Guarding and advancing the good of the Bride of Christ is to be accomplished selflessly, primarily, entirely, and without prejudice, not only by members of the hierarchy but by all of the baptized, according to their own stations and measures.   This means that a man who becomes our Holy Father incurs greater accountability, not less.  The bishop and clergy of a given diocese have a certain portion of the Church entrusted to their care, but the Pope has the whole thing.  If Francis the First was actually the fearless guardian of the Vineyard which he styles himself, he would be observed behaving personally and officially according to the same standard he is imposing upon his Ahiara underlings, and then some.  But is he?

A Supreme Pontiff like the one Pope Francis is implicitly claiming to be would—to pull a wild example out of nowhere—answer crucial questions put to him about encroachments upon the Church’s timeless Eucharistic discipline in a prompt and forthright fashion (not to mention, correctly).  Such a Pope would, at the very least, give first place in his calendar to any Cardinals requesting an audience intended to address their grave reservations in this regard.  Are we seeing any such thing?   No, we are not.  And it is a safe bet that we will see Father Martin turn in his required letter of apology for his “gay-friendly” apologetics first.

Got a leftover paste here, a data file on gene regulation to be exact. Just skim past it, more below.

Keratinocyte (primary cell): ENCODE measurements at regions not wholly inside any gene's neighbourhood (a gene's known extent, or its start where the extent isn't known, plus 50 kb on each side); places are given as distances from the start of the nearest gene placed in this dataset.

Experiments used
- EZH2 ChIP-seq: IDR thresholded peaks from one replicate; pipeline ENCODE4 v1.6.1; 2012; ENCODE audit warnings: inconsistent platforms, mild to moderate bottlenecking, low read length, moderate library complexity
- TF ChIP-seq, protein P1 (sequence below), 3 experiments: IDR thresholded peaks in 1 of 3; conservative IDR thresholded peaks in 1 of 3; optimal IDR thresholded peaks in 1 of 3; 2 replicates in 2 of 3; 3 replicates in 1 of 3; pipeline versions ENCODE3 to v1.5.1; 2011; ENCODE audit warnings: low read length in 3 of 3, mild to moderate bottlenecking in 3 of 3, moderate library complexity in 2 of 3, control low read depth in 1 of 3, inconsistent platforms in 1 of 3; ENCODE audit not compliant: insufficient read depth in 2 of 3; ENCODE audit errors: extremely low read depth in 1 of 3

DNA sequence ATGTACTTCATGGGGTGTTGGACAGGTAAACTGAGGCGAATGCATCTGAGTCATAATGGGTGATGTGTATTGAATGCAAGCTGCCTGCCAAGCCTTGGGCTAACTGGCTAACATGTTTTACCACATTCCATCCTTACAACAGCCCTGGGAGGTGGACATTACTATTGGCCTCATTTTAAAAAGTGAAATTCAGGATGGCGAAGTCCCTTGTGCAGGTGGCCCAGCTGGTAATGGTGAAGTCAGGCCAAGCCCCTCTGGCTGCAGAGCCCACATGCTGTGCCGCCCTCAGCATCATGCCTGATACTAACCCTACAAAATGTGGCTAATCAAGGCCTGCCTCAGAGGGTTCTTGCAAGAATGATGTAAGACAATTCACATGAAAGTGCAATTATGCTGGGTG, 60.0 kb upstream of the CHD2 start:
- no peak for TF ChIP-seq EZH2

That is why the Bergoglian “L’eglise, c’est moi!” must not to be given any quarter in our hearts, minds, theological reflections, or public comments—the perceived need to be supportive of this particular occupant of the See of Peter whenever possible notwithstanding.  If once Pope Francis is allowed to establish the principle (or, in any case, the credible impression) not that he himself, just like everybody else, has to obey Our Lord and Savior Jesus Christ, so that Our Lord may be obeyed in truth by all through ordered membership in the one, holy, catholic, and apostolic Church which He established, but rather that submitting to Our Lord and Savior Jesus Christ is crudely and unqualifiedly the same thing as submitting to Pope Francis personally, and to whatever Christian or unChristian thing he chooses to say or do, then there is no question where this pontificate will end up taking us.  Anyone who fails to recognize this reality will not be able to use the exercise of “charity,” or of “finding the good in everything,” or of seeking a “balance between right and left” as their shield in the end, either, because any remaining ignorance about the shell game Jorge Bergoglio is playing is far, far from invincible at this stage.  All roads lead to Amoris; how far are we going to allow ourselves to led us down this garden path?